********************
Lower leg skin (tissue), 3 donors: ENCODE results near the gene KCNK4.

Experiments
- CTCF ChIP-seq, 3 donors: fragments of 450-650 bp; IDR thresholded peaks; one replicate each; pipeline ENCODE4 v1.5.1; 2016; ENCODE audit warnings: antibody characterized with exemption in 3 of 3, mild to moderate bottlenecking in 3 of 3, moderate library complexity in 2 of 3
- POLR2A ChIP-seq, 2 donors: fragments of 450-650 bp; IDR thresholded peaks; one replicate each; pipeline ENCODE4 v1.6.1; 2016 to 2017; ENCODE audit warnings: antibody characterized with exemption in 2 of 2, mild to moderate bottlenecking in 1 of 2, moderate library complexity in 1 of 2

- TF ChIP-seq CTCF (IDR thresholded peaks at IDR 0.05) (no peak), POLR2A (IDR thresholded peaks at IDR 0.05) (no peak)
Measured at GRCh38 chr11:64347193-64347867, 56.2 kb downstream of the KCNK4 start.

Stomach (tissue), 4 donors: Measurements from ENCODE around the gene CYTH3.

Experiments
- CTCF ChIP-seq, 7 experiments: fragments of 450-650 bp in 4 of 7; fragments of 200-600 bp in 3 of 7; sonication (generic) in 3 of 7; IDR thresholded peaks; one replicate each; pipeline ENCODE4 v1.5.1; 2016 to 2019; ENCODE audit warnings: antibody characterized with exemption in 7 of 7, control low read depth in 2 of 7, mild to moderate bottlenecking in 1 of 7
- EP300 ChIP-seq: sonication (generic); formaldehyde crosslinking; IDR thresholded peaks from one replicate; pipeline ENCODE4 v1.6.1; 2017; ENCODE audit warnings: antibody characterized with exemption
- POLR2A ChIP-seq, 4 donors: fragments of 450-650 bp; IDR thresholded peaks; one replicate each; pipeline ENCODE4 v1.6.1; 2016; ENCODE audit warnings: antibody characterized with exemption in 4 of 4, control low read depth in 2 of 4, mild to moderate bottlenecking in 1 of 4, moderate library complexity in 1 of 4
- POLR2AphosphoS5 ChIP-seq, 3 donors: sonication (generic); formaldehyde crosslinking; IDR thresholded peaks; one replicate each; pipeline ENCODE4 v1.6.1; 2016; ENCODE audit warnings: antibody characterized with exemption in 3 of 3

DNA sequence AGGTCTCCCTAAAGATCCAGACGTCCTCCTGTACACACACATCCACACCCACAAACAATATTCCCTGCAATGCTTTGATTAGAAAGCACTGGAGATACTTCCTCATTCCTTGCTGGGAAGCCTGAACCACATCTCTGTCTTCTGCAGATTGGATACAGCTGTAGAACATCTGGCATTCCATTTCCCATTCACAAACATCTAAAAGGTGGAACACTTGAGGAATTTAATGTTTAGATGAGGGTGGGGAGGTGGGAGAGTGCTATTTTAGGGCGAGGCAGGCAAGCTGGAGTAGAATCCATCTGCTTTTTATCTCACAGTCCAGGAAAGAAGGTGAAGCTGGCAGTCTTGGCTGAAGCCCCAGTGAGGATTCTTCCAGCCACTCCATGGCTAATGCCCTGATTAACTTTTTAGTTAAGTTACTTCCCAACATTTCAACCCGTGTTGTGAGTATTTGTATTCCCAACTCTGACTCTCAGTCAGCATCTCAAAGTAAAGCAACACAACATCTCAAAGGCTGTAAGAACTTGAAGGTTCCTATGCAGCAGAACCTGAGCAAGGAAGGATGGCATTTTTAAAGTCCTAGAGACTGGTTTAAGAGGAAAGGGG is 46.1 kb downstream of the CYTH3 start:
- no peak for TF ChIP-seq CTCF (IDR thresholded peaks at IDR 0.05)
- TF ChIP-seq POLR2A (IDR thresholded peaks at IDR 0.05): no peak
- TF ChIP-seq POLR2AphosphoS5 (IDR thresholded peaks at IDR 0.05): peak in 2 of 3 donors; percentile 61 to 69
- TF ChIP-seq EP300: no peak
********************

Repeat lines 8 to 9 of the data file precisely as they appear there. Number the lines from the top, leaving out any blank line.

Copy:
Experiments
- CTCF ChIP-seq, 7 experiments: fragments of 450-650 bp in 4 of 7; fragments of 200-600 bp in 3 of 7; sonication (generic) in 3 of 7; IDR thresholded peaks; one replicate each; pipeline ENCODE4 v1.5.1; 2016 to 2019; ENCODE audit warnings: antibody characterized with exemption in 7 of 7, control low read depth in 2 of 7, mild to moderate bottlenecking in 1 of 7